A blaze of colour

Kirsty McLean shares how to bring colour into your garden…

Recently, I was asked if formal borders still had a place in the garden. I’d say that the concept of a border has certainly changed. A succession of adventurous garden designers have pushed the boundaries and taken us from rectangular lawns with landing strip paths and borders adorned with regimental rows of highly-coloured annuals to the antithesis of this in wild flower meadows and prairie style planting. I think for most city or suburban gardens however, the border will always survive as it’s such a great way of packing a lot of colour and interest into a relatively small space.

Colour is a huge element when it comes to planning and the enjoyment of the garden but colour in isn’t necessarily restricted to plants. It can also come from paving, walling, furniture, planters, structures, fences and can be used to create mood, stimulation, focal points, temperature and style.  

Understanding colour and how to use it gives you control and helps you to achieve whatever effect you desire. By understanding the colour wheel and the relationship between colours this can provide helpful direction when choosing planting schemes.  

Green and different shades of green can produce a very calming effect, throw in whites and creams to contrast against this and you create a sophisticated, cool feel that can be pulled toward an informal design when used with flowing shapes of borders or give a contemporary look where the structure of the design is more geometric. One of my favourite combinations is a beautifully clipped Prunus Lusitanica hedge or pleached
Hornbeam trees as a back drop, underplanted with a solid planting of Hydrangea ‘Annabelle’ edged with clipped box.  If you want to create a subtle introduction of colour within this scheme, then add Alliums and Agapanthus through the border to create a fresh look.

Pastel colours evoke a peaceful, soft feel that creates a relaxing atmosphere. Combining soft tones of pinks, purples, blues, creams and greens can’t help but take you to a country cottage garden feel. If you add a strong evergreen structure such as clipped yew or box to edge then you can create something more contemporary. The position of the border – in sun or shade – will dictate the choices of plants.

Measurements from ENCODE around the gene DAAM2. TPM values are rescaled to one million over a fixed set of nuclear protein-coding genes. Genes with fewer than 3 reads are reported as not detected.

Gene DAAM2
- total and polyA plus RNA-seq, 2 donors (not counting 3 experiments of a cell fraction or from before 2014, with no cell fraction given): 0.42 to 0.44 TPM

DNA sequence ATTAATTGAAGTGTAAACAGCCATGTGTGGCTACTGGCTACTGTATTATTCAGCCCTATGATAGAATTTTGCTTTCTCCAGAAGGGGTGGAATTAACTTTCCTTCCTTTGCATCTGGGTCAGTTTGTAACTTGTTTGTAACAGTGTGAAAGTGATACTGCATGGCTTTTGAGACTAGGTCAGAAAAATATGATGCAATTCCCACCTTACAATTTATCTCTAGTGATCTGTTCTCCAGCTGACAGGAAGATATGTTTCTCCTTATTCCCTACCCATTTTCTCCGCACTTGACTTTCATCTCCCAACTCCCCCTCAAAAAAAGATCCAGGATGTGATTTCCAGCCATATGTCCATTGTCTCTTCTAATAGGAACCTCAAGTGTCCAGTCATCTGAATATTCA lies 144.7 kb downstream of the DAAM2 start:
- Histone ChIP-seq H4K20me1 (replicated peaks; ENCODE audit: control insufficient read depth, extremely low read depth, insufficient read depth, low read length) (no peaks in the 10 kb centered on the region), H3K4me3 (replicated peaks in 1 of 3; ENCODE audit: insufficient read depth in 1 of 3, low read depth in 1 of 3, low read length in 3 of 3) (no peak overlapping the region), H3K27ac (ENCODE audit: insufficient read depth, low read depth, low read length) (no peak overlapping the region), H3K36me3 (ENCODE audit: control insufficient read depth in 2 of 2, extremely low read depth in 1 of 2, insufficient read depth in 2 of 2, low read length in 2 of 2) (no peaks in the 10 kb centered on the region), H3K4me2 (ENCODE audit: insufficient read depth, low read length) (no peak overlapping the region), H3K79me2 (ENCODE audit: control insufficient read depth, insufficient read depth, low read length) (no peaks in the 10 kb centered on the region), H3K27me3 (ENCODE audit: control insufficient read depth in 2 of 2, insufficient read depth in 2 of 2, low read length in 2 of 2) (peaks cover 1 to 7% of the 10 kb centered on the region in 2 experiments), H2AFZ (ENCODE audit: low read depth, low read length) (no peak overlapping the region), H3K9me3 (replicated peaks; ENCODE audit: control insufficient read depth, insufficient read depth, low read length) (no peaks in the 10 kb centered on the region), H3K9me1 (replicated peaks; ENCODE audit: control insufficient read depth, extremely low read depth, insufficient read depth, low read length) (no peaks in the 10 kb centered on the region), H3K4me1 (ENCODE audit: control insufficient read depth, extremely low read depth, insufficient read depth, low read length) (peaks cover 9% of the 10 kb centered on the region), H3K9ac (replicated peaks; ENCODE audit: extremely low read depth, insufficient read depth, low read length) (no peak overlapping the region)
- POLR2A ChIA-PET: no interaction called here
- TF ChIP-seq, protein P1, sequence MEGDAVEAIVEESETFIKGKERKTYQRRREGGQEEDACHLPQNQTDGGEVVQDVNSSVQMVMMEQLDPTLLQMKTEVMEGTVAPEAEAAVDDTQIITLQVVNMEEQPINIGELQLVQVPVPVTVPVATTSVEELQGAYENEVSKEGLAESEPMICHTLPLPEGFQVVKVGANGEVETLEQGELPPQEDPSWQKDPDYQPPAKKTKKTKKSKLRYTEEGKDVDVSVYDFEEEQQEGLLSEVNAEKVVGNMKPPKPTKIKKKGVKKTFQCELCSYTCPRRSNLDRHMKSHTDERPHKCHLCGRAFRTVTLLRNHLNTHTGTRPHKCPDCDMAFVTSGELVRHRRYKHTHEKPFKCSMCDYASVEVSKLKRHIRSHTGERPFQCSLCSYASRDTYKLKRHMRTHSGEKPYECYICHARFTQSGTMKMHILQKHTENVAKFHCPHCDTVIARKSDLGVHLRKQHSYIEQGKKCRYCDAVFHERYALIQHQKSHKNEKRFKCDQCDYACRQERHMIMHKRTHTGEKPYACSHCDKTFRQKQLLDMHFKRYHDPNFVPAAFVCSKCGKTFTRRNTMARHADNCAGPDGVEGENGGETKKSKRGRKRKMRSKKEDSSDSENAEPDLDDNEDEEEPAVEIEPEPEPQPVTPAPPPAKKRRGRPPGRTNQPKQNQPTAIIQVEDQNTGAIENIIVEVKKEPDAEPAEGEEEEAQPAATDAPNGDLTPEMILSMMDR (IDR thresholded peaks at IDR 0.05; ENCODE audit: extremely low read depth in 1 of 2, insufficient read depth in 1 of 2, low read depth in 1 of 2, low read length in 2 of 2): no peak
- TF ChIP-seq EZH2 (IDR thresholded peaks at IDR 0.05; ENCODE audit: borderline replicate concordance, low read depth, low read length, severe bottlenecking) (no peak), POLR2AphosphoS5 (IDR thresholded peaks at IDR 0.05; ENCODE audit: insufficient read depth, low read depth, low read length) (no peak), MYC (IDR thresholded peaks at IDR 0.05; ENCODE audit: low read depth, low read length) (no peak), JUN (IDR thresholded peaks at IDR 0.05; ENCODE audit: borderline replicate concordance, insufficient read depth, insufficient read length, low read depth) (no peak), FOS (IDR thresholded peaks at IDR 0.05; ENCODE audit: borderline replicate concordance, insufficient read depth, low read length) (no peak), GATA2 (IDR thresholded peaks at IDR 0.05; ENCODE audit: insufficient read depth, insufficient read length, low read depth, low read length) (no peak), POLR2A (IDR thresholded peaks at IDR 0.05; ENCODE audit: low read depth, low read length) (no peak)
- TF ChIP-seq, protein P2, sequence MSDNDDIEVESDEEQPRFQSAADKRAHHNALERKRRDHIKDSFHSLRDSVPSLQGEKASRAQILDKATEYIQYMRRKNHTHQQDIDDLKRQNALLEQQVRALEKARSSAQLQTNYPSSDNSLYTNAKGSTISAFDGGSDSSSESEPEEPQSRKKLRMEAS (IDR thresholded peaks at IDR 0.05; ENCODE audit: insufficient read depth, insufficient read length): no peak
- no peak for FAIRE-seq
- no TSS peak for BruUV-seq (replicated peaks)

If you have a sunny border then consider the following combinations:

Back of border: Lavatera, Thalictrum delavayi, dwarf Delphiniums, Hollyhocks, Campanula glomerata Superba, Phlox paniculata 

Middle of border: Eryngium ‘Blue Hobbit’, Anemone huphensis, Salvia  x superba, Salvia Nemorosa, Monarda, Astrantias, Penstemons

Front of border: Stachys Byzantina, Geranium Rozanne, Sedum Spectabile ‘Autumn Joy’, Origanum Vulgare, Nepeta ‘Walkers Low’, Dianthus deltoides, Thymus x citriodorus, Saxifragas

It’s best to plant in groups using odd numbers. A group of three or five plants, looks better than four or six. Borders that have fewer varieties of plants, but bigger planting groups can be more impactful that lots of single plants. 

Where colour is concerned, the same general rules can apply to shrubs and trees, where you will create colour through their leaf or blooms. Mixed borders are also very successful where you create a ‘back-bone’ of shrubs with a healthy percentage of evergreen’s and fill in the spaces with perennials and edging plants.

The main thing to remember when you are looking at colour is that bright colours can draw attention and make spaces seem smaller, dark colours tend to make areas look larger than they are.  But don’t be afraid to break the ‘rules’ and just do what you feel good about.  As long as you do it with confidence, it will look fabulous!

gardendesignscotland.com

Show Comments ↓